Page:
Managing information within the enterprise has always been a vital and important task to support the day-to-day business operations and to enable analysis of that data for decision making to better manage and grow the business for improved profitability. To do all that, clearly the data must be accurate and organized so it is accessible and understandable to all who need it.
That task has grown in importance as the volume of enterprise data has been growing significantly (analyst estimates of 40 - 50% growth per year are not uncommon) over the years. However, most of that data has been what we call "structured" data, which is the type that can fit neatly into rows and columns and be more easily analyzed. Now we are in the era of "big data." This significantly increases the volume of data available, but it is in a form called "unstructured" data. That is, data from sources that are not as easily organized, such as data from emails, spreadsheets, sensors, video, audio, and social media sites. There is valuable information in all that data but it calls for new processes to enable it to be analyzed.
All this has brought with it a renewed and critical need to manage and organize that data with clarity of meaning, understandability, and interoperability. That is, you must be able to integrate this data when it is from within an enterprise but also importantly when it is from many different external sources.
What is described here has been and is being done to varying extents. It is called "information governance." Governing this information however has proven to be challenging. But without governance, much of the data can be less useful and perhaps even used incorrectly, significantly impacting enterprise decision making. So we must also respect the needs for information security, consistency, and validity or else suffer the potential economic and legal consequences. Implementing sound governance practices needs to be an integral part of the information control in our organizations.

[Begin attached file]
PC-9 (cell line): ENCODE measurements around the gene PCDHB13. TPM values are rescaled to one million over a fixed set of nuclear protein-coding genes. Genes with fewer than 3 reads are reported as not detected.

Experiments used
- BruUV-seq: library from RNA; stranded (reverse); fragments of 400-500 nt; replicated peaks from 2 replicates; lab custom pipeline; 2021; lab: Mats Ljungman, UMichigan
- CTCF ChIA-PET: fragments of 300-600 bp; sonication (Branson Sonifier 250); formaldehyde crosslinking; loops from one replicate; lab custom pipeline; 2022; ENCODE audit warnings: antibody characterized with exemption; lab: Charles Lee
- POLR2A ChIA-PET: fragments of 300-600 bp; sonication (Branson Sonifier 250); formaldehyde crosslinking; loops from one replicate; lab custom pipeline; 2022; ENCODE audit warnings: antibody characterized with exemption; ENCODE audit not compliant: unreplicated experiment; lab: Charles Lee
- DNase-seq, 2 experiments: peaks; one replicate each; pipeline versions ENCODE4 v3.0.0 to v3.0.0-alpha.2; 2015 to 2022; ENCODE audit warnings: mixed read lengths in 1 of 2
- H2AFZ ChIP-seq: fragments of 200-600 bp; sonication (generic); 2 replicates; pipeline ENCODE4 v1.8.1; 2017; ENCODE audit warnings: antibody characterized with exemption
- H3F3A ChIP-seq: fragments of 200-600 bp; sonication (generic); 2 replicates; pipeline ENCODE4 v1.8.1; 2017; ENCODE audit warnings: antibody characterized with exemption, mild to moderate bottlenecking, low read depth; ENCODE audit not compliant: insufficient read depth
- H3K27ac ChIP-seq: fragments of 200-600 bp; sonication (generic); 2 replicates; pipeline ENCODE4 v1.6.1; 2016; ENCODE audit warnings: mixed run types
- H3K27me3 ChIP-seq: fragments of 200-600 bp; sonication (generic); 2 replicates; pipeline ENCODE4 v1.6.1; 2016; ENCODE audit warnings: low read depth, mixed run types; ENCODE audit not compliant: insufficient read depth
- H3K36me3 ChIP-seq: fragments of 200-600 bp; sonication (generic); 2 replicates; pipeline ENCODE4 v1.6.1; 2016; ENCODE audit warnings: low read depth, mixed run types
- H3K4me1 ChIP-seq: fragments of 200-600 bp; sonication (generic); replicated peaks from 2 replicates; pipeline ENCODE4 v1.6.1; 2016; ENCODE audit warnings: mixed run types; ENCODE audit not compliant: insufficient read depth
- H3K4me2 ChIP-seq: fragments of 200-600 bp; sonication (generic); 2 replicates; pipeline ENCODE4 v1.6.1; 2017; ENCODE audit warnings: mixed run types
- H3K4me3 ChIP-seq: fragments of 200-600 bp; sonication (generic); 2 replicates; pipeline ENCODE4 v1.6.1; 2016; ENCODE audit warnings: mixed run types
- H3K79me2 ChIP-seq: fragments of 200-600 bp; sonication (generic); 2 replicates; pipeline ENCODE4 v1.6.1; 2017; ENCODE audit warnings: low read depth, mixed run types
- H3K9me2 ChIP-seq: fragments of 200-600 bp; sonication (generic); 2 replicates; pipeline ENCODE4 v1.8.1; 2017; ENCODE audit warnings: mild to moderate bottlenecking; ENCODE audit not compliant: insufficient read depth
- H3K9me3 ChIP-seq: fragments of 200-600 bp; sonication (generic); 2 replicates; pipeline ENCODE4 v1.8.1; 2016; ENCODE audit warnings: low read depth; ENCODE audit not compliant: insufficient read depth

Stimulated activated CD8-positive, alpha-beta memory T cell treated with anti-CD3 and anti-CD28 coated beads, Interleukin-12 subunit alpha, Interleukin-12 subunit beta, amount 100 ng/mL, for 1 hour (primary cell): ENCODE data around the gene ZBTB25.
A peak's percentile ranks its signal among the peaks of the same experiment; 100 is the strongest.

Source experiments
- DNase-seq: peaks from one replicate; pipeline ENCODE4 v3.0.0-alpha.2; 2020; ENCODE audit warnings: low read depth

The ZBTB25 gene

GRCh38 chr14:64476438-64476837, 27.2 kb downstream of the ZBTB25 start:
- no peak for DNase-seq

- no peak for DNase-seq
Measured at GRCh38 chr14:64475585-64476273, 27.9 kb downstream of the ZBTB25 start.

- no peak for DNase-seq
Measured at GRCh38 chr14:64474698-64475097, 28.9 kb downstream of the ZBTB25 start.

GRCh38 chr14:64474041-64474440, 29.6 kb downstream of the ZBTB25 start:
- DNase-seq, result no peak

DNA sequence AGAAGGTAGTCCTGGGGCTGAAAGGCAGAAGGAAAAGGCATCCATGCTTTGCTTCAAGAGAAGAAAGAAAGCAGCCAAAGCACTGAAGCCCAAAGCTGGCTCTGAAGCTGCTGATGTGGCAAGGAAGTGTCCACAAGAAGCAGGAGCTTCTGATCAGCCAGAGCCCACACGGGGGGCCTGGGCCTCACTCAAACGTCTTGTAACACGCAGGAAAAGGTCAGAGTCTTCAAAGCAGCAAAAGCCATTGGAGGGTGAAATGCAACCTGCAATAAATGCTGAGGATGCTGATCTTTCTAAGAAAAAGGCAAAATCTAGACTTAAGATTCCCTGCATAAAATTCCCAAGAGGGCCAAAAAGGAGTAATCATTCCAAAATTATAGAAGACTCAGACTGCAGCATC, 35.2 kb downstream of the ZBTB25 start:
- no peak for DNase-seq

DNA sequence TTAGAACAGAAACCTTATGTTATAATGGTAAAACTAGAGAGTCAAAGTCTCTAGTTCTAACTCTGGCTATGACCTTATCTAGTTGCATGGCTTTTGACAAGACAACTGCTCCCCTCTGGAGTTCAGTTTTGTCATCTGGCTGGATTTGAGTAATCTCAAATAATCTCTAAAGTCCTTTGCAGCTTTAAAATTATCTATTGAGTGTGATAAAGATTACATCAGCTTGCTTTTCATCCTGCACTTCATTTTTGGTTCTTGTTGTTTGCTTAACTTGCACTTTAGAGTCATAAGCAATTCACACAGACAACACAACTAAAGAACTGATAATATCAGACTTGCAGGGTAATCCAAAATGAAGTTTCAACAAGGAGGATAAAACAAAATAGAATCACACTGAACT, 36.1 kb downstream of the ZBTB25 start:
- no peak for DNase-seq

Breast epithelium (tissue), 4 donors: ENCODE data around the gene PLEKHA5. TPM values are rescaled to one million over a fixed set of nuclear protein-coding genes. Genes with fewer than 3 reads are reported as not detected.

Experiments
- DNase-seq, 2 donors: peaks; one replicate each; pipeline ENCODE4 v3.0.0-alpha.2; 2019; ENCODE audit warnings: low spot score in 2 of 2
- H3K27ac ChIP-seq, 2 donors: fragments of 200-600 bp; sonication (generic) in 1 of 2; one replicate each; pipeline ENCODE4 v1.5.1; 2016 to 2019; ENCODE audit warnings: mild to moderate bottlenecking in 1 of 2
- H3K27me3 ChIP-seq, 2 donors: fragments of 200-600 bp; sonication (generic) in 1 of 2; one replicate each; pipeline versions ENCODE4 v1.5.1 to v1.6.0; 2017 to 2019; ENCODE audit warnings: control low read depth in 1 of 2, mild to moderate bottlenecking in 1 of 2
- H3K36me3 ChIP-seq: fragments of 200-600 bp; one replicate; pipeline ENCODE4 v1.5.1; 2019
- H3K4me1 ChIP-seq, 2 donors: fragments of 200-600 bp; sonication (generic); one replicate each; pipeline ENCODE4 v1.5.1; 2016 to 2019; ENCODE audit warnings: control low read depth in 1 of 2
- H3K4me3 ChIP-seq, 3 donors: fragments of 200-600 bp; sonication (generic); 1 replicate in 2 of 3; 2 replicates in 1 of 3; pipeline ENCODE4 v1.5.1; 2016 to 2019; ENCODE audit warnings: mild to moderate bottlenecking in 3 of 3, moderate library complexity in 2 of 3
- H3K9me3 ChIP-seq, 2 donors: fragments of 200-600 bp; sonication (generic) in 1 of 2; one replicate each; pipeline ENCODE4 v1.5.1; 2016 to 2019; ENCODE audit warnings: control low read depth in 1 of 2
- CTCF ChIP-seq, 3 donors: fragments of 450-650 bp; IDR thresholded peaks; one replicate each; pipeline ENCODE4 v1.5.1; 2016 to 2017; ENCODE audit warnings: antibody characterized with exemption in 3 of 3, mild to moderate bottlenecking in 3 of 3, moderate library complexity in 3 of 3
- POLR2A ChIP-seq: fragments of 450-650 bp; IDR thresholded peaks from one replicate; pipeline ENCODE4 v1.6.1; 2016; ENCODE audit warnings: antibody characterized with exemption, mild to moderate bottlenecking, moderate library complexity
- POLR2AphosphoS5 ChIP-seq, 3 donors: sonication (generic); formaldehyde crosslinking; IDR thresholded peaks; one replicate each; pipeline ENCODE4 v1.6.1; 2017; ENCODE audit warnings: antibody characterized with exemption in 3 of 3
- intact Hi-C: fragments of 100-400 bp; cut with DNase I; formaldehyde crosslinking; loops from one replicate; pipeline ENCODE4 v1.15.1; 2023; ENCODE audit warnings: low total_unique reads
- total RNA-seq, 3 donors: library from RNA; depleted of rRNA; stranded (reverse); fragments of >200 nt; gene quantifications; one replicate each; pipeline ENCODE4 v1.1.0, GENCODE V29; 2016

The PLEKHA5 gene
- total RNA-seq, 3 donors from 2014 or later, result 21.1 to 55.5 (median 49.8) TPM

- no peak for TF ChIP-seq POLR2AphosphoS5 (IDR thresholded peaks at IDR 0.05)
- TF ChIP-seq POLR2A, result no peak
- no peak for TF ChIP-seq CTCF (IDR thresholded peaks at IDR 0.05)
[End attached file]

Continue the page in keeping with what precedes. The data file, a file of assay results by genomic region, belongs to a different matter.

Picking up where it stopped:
This IBM® Redbooks® publication focuses on the building blocks of a solid governance program. It examines some familiar governance initiative scenarios, identifying how they underpin key governance initiatives, such as Master Data Management, Quality Management, Security and Privacy, and Information Lifecycle Management. IBM Information Management and Governance solutions provide a comprehensive suite to help organizations better understand and build their governance solutions. The book also identifies new and innovative approaches that are developed by IBM practice leaders that can help as you implement the foundation capabilities in your organizations.
Table of contents
Chapter 1. Information Governance: foundations and solutions
Chapter 2. Information Governance organizational structures
Chapter 3. Business definitions and policies in InfoSphere Information Server
Chapter 4. Workflows and business specifications
Chapter 5. Metrics and measurements
Chapter 6. Business drivers for information governance
Chapter 7. Data Quality
Chapter 8. Information Lifecycle Management
Chapter 9. Test data management
Chapter 10. Master Data Management
Chapter 11. Data protection and security scenario
Appendix A. Additional material
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